In a properly engineered landfill, no bag whether it is cotton, paper, plastic or reusable will decompose.
Landfills are highly engineered to deter decay; essentially to mummify the contents. Landfills are designed to provide a sealed, oxygen-free environment.
A garbage study sponsored by the University of Arizona and published in “Rubbish: The Archeology of Garbage (2001)” by Dr. William Rathje confirmed the dynamics of landfills as low-oxygen environments that preserve contents. The study of a Phoenix landfill found that “almost all the organic material” from the 1950s “remained readily identifiable: Pages from colouring books were still clearly that, onion parings were onion parings, carrot tops were carrot tops.”
Because of the lack of oxygen, bacteria in the waste produces carbon dioxide and methane gas, which is highly flammable and dangerous if allowed to collect underground. When a landfill is closed, they are often reclaimed and turned into parks.
How Landfills Work
- There is considerable misinformation on how landfills work. Landfills are not bio-reactors, meaning they are not meant to break materials down to nothing so we can continue to refill. They are designed to entomb or mummify waste.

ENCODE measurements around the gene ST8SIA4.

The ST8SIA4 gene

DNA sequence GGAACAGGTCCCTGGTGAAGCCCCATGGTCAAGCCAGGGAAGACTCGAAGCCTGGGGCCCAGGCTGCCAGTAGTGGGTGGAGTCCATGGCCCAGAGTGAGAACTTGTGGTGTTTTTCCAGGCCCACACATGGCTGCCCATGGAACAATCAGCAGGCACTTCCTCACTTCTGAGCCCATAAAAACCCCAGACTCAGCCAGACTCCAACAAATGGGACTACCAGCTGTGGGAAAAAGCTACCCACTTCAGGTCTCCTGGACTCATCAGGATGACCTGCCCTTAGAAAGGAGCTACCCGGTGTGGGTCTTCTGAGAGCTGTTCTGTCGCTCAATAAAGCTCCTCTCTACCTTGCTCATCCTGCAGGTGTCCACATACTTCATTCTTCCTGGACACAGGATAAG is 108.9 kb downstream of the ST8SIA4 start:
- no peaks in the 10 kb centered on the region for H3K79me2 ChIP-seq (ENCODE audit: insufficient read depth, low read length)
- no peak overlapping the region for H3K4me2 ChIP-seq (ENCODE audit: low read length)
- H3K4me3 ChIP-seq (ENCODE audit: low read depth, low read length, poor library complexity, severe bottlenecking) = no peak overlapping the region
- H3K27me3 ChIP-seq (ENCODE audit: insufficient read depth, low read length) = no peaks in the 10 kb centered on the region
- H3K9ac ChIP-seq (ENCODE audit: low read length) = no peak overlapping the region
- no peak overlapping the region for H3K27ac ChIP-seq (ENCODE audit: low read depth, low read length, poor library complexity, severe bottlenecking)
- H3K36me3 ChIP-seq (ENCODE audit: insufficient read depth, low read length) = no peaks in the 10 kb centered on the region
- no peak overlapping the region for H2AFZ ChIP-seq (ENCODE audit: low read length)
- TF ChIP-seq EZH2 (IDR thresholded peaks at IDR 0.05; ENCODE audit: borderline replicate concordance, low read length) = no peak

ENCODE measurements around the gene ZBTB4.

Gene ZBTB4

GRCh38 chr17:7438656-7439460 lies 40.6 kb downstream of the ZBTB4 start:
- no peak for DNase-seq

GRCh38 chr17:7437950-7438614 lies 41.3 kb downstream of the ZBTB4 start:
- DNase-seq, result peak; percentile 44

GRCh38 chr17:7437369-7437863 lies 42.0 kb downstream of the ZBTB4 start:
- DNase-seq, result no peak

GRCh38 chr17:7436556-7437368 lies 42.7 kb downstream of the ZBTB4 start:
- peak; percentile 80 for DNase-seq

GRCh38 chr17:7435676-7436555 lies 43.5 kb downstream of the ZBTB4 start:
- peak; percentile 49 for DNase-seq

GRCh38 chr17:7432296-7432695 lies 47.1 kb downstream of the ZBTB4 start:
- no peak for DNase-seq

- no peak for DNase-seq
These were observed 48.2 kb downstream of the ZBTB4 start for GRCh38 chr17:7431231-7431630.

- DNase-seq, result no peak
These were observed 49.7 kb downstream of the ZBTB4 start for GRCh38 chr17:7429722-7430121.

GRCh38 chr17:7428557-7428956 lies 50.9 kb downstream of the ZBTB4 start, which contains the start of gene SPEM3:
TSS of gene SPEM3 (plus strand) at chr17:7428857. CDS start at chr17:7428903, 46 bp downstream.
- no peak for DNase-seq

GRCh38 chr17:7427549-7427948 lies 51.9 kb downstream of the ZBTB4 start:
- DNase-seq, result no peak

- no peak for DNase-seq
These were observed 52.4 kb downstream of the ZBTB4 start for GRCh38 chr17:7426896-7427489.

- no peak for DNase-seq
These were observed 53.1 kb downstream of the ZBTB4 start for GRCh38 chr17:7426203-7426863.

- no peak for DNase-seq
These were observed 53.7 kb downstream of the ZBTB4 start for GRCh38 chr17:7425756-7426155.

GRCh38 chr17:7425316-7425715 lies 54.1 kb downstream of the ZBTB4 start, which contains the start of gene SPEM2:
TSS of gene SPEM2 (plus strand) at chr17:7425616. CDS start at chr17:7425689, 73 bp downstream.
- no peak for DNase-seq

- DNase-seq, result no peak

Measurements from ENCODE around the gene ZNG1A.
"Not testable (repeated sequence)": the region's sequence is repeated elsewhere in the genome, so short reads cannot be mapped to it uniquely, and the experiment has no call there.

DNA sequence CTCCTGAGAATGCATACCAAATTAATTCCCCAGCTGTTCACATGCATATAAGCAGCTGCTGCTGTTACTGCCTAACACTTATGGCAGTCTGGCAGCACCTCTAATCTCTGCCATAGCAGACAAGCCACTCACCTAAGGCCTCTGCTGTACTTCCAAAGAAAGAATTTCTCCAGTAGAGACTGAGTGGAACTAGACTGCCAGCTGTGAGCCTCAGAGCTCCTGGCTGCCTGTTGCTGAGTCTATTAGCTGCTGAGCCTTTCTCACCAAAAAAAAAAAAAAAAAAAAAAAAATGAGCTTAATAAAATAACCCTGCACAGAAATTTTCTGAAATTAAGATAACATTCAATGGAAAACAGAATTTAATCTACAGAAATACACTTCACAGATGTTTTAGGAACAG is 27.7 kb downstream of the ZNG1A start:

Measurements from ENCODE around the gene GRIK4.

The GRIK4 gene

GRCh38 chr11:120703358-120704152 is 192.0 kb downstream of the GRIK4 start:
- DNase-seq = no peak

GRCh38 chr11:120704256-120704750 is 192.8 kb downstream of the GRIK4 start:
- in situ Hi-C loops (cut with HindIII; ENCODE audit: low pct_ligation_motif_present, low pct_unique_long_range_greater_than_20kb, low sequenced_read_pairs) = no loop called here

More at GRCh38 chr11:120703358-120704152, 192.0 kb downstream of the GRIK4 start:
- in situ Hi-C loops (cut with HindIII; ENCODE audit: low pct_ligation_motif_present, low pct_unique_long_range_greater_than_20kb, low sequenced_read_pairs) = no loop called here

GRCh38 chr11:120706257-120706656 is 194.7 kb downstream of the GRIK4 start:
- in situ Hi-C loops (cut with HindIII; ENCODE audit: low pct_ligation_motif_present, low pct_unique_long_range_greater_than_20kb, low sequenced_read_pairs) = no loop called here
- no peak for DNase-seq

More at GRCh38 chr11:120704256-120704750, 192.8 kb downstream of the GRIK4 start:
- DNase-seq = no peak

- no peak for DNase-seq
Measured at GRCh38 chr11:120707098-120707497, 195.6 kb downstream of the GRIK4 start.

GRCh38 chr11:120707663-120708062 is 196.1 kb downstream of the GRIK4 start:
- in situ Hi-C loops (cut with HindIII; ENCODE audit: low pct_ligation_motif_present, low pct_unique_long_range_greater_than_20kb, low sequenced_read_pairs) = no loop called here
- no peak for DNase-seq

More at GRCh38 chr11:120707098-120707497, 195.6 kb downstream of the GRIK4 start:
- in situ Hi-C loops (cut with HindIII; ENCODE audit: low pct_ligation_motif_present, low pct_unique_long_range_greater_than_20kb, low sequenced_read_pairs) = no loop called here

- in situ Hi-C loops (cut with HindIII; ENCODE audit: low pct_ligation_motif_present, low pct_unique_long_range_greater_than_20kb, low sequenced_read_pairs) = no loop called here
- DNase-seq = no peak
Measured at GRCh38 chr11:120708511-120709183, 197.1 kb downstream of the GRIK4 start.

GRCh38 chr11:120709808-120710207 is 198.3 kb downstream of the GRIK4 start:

- Landfills are engineered to create low-oxygen environments so that the waste will not decay. They are lined with clay and thick plastic liners to contain fluids and gases created by anerobic decomposition. The waste is compacted and covered with soil daily, and at the end of their life, they are capped to prevent leakage, in or out.3
- Today’s modern landfills are composed of four main elements: a bottom liner (which can be made from clay, plastic or a composite material), a leachate collection system, layers of sand and soil, and a cover.
The biggest problem with landfills is greenhouse gas emissions. Organic matter, often 30% of a landfill, will degrade, albeit very slowly. Even with strong preventative measures in place, fugitive emissions from landfills are a concern. In Canada, according to Environment Canada, landfills are still responsible for 20% of national methane emissions.
Methane is a greenhouse gas that is more harmful than carbon dioxide in terms of its global warming potential because it traps 21 times more heat than a molecule of carbon dioxide.1
COLUMN ONE : The Rotten Truth About Garbage : Stuff in landfills is not biodegrading as fast you think, says an archeologist who digs for pop-top cans instead of pottery shards.